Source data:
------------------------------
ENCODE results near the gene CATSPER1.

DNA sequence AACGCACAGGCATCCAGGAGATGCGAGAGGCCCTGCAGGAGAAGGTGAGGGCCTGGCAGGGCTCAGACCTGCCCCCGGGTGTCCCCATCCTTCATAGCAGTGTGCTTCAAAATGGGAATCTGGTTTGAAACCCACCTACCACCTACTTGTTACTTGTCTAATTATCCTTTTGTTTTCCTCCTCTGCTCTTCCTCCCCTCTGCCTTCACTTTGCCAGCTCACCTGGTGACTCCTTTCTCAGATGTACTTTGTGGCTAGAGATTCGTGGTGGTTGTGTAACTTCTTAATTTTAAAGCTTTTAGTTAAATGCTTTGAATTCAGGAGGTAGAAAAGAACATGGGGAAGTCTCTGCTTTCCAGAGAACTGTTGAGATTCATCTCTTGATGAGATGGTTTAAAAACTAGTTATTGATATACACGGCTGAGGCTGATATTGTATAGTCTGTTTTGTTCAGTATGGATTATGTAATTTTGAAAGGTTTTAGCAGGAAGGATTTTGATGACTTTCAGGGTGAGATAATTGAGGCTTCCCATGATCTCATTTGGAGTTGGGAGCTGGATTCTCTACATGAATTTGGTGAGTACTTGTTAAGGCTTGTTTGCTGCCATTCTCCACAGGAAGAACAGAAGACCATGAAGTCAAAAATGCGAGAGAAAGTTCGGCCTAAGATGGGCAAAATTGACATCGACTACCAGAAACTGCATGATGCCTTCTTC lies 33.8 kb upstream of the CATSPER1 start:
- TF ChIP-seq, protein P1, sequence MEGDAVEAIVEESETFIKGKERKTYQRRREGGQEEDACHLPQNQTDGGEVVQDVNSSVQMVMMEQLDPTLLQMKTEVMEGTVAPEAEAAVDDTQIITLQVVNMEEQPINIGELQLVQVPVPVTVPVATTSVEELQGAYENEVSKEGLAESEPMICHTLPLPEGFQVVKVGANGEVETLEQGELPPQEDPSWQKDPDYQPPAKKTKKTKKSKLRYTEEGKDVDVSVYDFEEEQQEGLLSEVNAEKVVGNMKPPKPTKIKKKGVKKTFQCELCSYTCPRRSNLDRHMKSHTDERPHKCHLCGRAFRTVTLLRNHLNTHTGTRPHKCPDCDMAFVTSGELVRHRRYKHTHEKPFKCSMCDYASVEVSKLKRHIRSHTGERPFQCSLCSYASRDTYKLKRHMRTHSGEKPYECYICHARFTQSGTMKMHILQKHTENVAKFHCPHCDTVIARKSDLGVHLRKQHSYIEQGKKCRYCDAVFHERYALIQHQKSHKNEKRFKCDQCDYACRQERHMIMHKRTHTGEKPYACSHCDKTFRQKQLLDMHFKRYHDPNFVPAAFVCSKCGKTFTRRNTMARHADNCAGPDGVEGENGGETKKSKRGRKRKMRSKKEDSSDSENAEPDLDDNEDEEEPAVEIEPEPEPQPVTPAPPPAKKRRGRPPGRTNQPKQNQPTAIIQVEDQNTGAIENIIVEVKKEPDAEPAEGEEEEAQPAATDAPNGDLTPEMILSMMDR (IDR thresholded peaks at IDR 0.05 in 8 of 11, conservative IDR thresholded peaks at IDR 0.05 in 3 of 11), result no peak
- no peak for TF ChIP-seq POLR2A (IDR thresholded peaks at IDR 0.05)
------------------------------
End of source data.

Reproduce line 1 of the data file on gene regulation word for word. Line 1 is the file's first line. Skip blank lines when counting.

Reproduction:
ENCODE results near the gene CATSPER1.